Dinosaurs And Cold
(Culture,General)
Noferblatz (12 May 2018 16:49:47)

It’s a well-known fact that dinosaurs and other life forms have died off and been replaced at the top of the food chain from time to time. Temperature is often cited as the culprit for such die-offs, since the Earth has been through hundreds of so-called “ice ages”. In fact, it can be shown that ice ages are the norm, rather than the exception on Earth. But perhaps a little more depth of analysis is needed.

Consider: most places on Earth, the daily temperature span from coolest to warmest during a day is some tens of degrees Fahrenheit. So it’s reasonable to assume that dinosaurs, like any other life on this planet, had a tolerance for this kind of temperature variation. Careful tallying of mean temperature variations from ice age to thaw shows than mean temperatures between such events were not that extreme. Let’s say ten degrees Fahrenheit from ice age to thaw, just on average across the globe. This shouldn’t be enough to extinguish any species. Moreover, dinosaurs were not constrained to specific locations. They were free, as with any species, to move about on the globe from colder to warmer climates. And at the equator, the temperature variations between ice age and thaw would be at their least. So at the equator, any die-offs due to temperature would have been unlikely at best.

And yet dinosaurs went more or less extinct. It would seem that climate, in terms of temperature, was not the reason. But if not temperature, then what?

One possibility is atmospheric composition. The percentages of oxygen (necessary for almost all surface life forms on Earth), are known to have varied over time for Earth. Today, oxygen makes up 21% or so of our atmosphere. But what if, during the time of the dinosaurs, the oxygen content was considerably higher? I’m not a climate scientist and I don’t have access to their historical climate data. But I do know that oxygen concentrations have varied over time. And what if the oxygen concentration was much higher during the time of the dinosaurs? And what if this is the exact factor with allowed the dinosaurs to exist and thrive in the first place? If so, then a drop of oxygen could have effectively suffocated the dinosaurs. It’s worth noting that during the period of dinosaur dominance, the major life forms on the planet were far larger than anything seen on land today. (The ocean is exempted; huge life forms still exist in the ocean today, just as they did then, though the dinosaurs who lived underwater also died out.)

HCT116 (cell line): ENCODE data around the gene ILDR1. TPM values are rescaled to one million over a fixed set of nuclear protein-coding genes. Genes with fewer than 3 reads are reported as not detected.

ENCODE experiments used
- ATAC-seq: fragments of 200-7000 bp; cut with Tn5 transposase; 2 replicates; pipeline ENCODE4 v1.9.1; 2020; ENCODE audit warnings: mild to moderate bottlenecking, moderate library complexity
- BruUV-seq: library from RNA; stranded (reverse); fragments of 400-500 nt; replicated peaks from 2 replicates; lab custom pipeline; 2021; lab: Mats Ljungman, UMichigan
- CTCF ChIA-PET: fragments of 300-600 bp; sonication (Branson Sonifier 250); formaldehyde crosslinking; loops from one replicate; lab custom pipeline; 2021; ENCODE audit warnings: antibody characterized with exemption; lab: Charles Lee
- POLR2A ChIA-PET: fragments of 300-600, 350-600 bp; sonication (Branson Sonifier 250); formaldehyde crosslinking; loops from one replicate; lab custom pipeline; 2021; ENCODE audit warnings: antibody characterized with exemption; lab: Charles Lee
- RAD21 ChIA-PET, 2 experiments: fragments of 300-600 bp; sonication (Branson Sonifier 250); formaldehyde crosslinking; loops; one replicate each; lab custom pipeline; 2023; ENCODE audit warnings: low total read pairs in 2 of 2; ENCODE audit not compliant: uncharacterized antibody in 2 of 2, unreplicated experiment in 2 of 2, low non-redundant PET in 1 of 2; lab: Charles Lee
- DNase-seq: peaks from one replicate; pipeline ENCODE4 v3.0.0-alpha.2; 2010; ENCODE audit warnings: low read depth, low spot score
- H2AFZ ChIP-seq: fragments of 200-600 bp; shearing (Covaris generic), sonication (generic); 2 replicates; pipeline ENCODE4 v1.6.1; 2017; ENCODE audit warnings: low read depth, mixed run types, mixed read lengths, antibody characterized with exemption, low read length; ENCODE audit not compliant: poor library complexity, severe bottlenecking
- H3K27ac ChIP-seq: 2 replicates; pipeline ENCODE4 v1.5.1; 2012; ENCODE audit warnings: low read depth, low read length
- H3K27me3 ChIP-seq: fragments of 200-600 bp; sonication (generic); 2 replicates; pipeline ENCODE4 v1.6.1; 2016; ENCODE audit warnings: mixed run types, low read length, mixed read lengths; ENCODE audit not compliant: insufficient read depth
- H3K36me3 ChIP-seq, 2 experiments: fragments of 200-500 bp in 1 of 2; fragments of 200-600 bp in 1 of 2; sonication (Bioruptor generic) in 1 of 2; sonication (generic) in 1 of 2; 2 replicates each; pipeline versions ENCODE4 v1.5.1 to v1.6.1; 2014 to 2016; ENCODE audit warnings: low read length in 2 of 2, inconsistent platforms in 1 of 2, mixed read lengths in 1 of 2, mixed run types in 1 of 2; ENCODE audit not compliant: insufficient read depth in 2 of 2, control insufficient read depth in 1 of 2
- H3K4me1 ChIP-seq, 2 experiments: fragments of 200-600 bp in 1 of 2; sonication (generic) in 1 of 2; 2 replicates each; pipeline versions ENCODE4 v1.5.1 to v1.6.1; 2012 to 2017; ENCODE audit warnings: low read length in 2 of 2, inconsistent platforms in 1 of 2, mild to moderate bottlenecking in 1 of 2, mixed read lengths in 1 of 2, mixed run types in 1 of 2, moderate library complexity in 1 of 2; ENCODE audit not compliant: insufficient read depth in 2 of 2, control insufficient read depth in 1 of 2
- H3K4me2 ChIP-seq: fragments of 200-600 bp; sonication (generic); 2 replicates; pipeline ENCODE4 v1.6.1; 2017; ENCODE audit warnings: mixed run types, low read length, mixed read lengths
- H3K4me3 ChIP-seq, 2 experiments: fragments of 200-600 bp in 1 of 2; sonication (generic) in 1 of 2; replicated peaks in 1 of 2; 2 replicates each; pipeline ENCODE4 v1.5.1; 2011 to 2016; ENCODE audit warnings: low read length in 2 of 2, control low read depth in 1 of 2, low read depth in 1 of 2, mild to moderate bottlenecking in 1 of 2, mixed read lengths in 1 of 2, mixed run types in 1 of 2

But if this were true, then it stands to reason that the smaller dinosaurs would win out in the game of evolution, needing, as they would, less oxygen. If this were the case, then we ought to see reptiles larger than what we see today, but smaller than the large dinosaurs of the past. And a drop of atmospheric oxygen wouldn’t have as profound an effect under the oceans, yet those dinosaurs died as well.

So oxygen concentrations might have been the cause of mass extinctions, but it seems a little unlikely.

Let’s step back a moment and look at life on Earth. The theory of evolution is being eroded daily. Even Darwin questioned it after he wrote it. It sounds good, but the fossil record doesn’t seem to support it. We can see that a species may appear to follow another in form, but we don’t see intermediate species in the fossil records. That is, “missing link” species simply don’t appear to have existed. “Evolution” as such, would appear to have taken place in large jumps, which tends to invalidate the theory. But if evolution was not the cause of the diversity of life on Earth, what was?

Let’s step back even farther. Consider that the galaxy is full of life. That’s not an unreasonable assumption, all things considered. Let’s also consider that much of the life in the galaxy is older than that on Earth. This isn’t unreasonable either. It’s not unreasonable, for example, to consider that half the life in the galaxy is older than Earth’s, and half the life is younger. That may not be the case, but it’s at least reasonable to assume that a great many of the galactic life forms are older than us. If so, then it also stands to reason that they would have formed alliances, federations, and governments which spanned multiple star systems. So a confederation of star systems could easily exist which includes our solar system. In fact, such a thing is likely. It would be a federation of planets under one administrative body. That body would consider that Earth was under their direction and/or protection. Again, not unreasonable.